When School Lunches Go Bad

This year, for the first time, my child had forms come home to pre-order lunches for every day of the week. (At the last school, the most my child could order was a pizza “lunch” twice a month. That lunch consisted of a slice or more of pizza, a fruit cup packed in fruit juice, and a carton of milk.) This year, my child could order pizza, subs and pitas. The profits would go to various school projects. Wow! My child wouldn’t have to pack a lunch all year! Sounds great, right?

Not to me.

Bad Idea 1: Nutritional Numbers Don’t Add Up for School Lunches

The first thing I noticed was that even the minor attempt made at providing a nutritious lunch had evaporated. Gone was the included serving of fruit and dairy products. If you bought these lunches they consisted of the “entrée” so to speak and nothing else. So you could get a slice of pizza but it didn’t come with any carrot sticks, an apple or a glass of milk.

The “entrées” themselves wouldn’t score well on a test, either. I’m sure if the Toronto Star column The Dish investigated they would find the offerings high in fat, salt and calories but otherwise low in food value. The pizza offered, for instance, is cheese or pepperoni. I suppose if the USDA could try to count ketchup as a serving of a vegetable, someone could try to count the pizza sauce as one. I don’t. In fact I wouldn’t even give it part marks.

What do nutritionists usually recommend about these kinds of foods? Round them out with nearly naked salads and milk and don’t indulge in them too often. Is 20+ days a month too often? Can you guess my answer?

Bad Idea 2: Paying for Something You Don’t Want to Support a Worthy Cause

I like the things the school was doing with the money raised by selling these meals. That doesn’t make it a good way to contribute, however. If I bought 10 boxes of chocolate almonds from every cause I believed in I would be roughly three times larger than I am now. Eating too much of the wrong food just to support a project or charity is silly. I sent a cheque in to the school instead.

Bad Idea 3: Not Teaching my Child about Budgeting and Saving

The worst part of this lunch program from my viewpoint, however, was what it was going to teach my child subconsciously. To wit: “When you go to work, buy lunch every day. Don’t even try to buy a nutritious lunch. Buy something tasty and frivolous.”

I want my child to know how to pack a lunch. I want my child to experiment with different kinds of foods and find things that taste good, are nutritious, and make eating lunch feel rewarding and fun. My child should see that it is cheaper to pack a lunch than to buy one. Getting my child to help grocery shop for lunch items teaches my child about how to get the most for a limited amount of money.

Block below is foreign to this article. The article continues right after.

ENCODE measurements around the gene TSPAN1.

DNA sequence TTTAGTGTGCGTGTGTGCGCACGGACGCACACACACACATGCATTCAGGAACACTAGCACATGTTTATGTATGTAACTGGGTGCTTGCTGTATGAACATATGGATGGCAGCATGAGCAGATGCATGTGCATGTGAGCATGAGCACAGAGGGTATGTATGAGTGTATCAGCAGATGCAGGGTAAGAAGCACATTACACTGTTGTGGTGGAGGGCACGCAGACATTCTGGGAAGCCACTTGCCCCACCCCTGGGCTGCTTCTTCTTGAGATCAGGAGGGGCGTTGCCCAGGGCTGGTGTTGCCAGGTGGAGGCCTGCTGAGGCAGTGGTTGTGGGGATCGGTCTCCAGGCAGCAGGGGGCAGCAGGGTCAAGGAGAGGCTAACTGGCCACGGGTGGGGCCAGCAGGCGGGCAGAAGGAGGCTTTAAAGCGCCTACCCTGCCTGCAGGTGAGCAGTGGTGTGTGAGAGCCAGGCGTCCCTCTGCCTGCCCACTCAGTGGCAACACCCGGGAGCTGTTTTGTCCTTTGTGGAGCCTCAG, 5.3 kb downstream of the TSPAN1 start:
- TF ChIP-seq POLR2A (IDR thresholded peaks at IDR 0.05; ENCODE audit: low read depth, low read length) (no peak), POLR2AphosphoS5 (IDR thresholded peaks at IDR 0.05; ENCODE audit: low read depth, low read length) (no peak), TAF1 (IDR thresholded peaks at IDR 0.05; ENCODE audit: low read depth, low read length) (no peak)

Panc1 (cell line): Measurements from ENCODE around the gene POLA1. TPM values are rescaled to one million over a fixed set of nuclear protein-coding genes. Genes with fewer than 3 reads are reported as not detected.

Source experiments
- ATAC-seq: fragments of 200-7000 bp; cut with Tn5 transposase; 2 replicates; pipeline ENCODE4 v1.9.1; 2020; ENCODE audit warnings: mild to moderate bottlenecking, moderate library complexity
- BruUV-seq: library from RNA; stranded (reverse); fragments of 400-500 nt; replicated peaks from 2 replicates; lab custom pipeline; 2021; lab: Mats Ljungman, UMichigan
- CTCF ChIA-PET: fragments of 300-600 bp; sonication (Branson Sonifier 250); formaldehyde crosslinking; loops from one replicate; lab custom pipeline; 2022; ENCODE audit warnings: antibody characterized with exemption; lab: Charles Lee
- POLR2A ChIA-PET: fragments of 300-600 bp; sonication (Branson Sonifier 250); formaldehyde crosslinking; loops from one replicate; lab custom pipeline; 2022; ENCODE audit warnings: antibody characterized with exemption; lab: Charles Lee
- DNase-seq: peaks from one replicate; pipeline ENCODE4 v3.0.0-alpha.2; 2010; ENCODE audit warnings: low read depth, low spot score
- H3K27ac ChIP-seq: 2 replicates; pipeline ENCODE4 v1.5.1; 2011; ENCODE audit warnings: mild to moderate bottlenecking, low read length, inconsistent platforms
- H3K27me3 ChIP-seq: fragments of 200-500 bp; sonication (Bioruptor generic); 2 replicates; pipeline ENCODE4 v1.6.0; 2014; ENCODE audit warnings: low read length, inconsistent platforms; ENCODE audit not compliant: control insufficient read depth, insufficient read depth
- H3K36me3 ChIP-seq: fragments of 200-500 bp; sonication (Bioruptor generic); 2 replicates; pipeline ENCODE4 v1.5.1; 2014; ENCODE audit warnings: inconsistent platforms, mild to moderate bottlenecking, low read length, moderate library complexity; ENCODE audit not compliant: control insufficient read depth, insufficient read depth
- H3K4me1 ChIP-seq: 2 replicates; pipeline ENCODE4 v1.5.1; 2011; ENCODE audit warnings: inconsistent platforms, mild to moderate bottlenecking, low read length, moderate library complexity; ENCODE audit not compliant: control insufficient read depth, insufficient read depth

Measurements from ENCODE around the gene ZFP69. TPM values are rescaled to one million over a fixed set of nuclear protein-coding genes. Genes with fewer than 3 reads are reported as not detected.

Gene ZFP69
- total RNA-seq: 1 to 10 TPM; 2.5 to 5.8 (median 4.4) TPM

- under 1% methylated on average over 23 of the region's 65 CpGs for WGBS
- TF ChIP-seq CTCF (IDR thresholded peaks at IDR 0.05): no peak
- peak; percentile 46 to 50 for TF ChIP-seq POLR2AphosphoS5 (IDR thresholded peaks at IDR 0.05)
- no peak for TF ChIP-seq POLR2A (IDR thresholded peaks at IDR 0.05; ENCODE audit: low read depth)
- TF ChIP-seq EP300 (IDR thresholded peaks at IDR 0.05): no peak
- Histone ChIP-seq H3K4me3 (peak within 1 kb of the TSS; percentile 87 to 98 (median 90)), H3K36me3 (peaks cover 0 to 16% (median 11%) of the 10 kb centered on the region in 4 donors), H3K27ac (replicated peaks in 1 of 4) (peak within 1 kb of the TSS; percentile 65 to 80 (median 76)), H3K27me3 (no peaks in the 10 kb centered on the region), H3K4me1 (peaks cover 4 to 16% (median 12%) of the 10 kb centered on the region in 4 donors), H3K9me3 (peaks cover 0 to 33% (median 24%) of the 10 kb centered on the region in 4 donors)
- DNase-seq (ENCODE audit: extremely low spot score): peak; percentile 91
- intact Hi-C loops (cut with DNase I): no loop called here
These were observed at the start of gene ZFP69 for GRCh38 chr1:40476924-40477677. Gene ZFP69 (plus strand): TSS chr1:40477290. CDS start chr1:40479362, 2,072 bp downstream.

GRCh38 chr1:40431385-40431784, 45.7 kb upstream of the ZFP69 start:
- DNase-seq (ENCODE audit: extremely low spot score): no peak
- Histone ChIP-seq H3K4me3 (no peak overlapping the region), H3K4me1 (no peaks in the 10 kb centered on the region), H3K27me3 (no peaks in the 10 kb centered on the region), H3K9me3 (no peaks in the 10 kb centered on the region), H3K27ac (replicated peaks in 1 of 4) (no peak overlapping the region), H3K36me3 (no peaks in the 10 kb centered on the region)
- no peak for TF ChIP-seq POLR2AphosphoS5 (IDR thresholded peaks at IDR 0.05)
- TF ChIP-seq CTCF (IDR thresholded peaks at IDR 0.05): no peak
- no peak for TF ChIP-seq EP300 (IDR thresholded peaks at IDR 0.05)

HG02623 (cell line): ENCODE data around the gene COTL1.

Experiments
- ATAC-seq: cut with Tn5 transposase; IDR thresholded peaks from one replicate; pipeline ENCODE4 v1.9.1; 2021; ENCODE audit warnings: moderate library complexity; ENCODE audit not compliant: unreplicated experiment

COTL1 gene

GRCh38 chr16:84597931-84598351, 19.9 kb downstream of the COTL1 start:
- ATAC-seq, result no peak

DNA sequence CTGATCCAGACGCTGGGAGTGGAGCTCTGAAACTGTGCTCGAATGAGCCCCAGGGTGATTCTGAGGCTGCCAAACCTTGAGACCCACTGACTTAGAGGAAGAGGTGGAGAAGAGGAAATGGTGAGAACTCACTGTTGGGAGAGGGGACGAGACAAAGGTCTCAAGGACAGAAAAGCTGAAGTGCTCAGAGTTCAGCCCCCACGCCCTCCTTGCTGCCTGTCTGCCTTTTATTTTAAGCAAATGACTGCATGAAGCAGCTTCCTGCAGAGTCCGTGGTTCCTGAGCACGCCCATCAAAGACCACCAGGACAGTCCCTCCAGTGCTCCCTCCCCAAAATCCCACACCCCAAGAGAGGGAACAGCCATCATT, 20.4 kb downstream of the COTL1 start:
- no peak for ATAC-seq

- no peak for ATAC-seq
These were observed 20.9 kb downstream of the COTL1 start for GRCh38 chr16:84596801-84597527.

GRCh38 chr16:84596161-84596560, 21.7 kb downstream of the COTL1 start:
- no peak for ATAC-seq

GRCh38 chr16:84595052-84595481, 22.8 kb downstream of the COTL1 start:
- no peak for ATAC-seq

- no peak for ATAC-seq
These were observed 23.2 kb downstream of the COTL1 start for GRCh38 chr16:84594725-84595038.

Good Idea! How to Buy Lunch at School and Learn Something Useful

Now you’re probably thinking I’m one of those people who sprouts beans between paper towels pilfered from the workplace washroom on the air vents near the windows and who grows yoghurt in an old margarine tub in the back of the fridge in the break room. Ok, maybe I do. Could be. [Whistles off key and tries to look innocent.]


I do understand that one of the simple joys that makes work (including school) bearable is to have food that’s fun to eat and, when applicable, to go out to eat it with some friends. It’s a great idea. It just shouldn’t happen every day. That just makes it routine and half or more of the enjoyment is lost.

So I gave my child a budget. The monthly money could be divied up and spent on any of the lunch offerings. For example, my child could buy one (large) slice of pizza 4 days a month. Or two slices, twice a month. Or a pita, a sub and two slices of pizza. You get the idea.

We also made plans (that worked) for my child to take the rest of the missing parts of that lunch from home. Including, yes, some homemade chocolate chip cookies or butterscotch squares. (I’m interested in nutrition but I also understand the joy of sugar!)

Valuable Lessons Learned from a School Lunch Program

So my child learned some valuable lessons from a simple school lunch program

  • give directly to charity if you don’t want or need the gimmick
  • budget some enjoyment into your week
  • eat out when you plan to, and as you like to, to maximize the feeling of getting a treat
  • add extra nutrition to your day affordably by packing stuff from home
  • bagging a lunch does not have to be boring if you explore for things you really enjoy

PS Yes I know that when grown up my child will probably eat out every lunch because of me. Probably every supper too.

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Have you accidentally trained your child to always buy a lunch when they start work? Or did this happen to you when you were growing up? What other lessons are we overlooking when we send our kids off to school? Please share your experiences with a comment.

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